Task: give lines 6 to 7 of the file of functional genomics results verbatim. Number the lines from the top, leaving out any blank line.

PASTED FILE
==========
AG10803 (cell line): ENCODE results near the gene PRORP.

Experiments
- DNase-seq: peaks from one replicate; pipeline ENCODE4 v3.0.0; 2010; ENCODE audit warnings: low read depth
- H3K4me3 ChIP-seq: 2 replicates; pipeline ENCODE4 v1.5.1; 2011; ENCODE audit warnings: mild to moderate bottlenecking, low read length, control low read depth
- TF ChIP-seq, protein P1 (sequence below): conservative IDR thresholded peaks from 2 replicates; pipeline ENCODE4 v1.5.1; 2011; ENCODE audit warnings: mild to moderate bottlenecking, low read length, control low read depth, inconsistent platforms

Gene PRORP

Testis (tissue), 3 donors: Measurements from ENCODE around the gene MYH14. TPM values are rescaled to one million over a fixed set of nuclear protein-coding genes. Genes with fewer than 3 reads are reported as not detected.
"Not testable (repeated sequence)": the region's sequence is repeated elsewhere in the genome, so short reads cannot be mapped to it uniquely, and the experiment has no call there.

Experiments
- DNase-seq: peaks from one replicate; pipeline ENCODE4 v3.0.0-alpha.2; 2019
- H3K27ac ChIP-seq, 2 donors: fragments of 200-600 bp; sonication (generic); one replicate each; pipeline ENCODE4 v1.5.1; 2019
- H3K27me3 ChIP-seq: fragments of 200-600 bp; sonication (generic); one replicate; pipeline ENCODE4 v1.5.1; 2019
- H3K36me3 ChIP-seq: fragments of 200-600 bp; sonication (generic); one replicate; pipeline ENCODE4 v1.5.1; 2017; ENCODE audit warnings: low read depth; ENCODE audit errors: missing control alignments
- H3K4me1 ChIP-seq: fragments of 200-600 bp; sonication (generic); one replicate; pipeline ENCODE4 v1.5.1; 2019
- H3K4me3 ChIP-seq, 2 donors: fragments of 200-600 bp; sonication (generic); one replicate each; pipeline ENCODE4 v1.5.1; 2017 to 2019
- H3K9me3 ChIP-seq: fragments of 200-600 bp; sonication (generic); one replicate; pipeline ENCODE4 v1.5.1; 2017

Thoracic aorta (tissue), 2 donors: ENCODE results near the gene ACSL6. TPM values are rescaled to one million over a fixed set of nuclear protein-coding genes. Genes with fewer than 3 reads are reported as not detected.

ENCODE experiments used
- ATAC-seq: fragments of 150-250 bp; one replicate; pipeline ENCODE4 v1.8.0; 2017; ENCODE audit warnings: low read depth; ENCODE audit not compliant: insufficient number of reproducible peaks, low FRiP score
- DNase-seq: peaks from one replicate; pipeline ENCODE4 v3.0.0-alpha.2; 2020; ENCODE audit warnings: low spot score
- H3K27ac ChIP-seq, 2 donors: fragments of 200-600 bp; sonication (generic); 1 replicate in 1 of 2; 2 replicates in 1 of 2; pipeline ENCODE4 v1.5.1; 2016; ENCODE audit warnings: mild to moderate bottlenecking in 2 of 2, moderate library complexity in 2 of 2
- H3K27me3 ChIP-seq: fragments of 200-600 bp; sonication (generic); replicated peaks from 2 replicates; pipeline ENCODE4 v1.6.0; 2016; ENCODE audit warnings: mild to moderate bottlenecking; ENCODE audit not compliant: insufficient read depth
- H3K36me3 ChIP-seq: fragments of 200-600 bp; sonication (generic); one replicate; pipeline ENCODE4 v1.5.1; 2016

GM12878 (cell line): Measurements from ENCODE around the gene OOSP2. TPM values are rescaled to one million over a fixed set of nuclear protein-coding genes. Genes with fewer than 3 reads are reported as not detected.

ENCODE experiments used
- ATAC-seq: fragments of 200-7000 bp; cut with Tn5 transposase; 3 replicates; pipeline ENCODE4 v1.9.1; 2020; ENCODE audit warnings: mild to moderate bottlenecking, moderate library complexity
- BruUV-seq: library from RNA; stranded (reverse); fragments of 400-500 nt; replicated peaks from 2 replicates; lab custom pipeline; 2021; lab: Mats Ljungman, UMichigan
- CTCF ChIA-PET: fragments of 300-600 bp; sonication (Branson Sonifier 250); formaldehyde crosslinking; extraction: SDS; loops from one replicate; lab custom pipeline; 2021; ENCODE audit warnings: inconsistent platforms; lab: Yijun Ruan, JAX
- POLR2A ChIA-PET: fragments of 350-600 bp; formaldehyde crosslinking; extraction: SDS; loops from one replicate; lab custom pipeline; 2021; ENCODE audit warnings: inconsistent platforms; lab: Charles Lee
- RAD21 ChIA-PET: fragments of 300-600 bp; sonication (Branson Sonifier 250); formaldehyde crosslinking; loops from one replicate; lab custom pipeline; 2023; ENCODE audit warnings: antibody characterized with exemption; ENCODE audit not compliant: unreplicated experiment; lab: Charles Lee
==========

Gene PRORP

Testis (tissue), 3 donors: Measurements from ENCODE around the gene MYH14. TPM values are rescaled to one million over a fixed set of nuclear protein-coding genes. Genes with fewer than 3 reads are reported as not detected.